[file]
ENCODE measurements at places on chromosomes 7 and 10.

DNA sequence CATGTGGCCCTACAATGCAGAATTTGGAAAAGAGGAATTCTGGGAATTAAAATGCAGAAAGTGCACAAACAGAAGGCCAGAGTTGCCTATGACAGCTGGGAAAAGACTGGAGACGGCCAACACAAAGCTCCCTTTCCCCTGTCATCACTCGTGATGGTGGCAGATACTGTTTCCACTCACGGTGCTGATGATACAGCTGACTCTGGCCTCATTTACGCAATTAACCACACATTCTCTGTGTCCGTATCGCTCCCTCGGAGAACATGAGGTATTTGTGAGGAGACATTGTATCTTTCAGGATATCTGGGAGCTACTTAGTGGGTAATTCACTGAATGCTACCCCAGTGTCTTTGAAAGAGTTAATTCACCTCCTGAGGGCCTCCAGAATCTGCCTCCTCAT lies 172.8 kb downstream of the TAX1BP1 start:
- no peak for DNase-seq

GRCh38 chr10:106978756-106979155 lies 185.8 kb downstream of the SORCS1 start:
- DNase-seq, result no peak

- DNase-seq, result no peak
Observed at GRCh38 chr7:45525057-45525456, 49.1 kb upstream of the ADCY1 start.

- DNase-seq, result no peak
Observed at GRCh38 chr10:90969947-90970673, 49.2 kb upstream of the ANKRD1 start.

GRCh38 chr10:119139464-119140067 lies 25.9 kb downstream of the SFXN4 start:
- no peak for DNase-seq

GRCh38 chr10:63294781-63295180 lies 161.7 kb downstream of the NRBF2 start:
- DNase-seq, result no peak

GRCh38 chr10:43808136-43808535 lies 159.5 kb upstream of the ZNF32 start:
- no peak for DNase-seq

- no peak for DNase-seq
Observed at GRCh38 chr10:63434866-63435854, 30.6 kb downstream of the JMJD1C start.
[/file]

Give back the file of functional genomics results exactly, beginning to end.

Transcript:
ENCODE measurements at places on chromosomes 7 and 10.

DNA sequence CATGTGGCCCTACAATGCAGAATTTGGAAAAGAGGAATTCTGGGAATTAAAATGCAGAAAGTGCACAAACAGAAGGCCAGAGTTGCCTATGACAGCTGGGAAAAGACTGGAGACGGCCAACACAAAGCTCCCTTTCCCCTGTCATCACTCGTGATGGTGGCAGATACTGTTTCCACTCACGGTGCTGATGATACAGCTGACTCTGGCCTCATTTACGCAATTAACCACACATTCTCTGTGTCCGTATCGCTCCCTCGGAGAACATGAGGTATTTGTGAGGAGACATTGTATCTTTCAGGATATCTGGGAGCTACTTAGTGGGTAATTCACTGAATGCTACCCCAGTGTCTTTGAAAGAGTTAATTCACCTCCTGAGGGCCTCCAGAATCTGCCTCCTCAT lies 172.8 kb downstream of the TAX1BP1 start:
- no peak for DNase-seq

GRCh38 chr10:106978756-106979155 lies 185.8 kb downstream of the SORCS1 start:
- DNase-seq, result no peak

- DNase-seq, result no peak
Observed at GRCh38 chr7:45525057-45525456, 49.1 kb upstream of the ADCY1 start.

- DNase-seq, result no peak
Observed at GRCh38 chr10:90969947-90970673, 49.2 kb upstream of the ANKRD1 start.

GRCh38 chr10:119139464-119140067 lies 25.9 kb downstream of the SFXN4 start:
- no peak for DNase-seq

GRCh38 chr10:63294781-63295180 lies 161.7 kb downstream of the NRBF2 start:
- DNase-seq, result no peak

GRCh38 chr10:43808136-43808535 lies 159.5 kb upstream of the ZNF32 start:
- no peak for DNase-seq

- no peak for DNase-seq
Observed at GRCh38 chr10:63434866-63435854, 30.6 kb downstream of the JMJD1C start.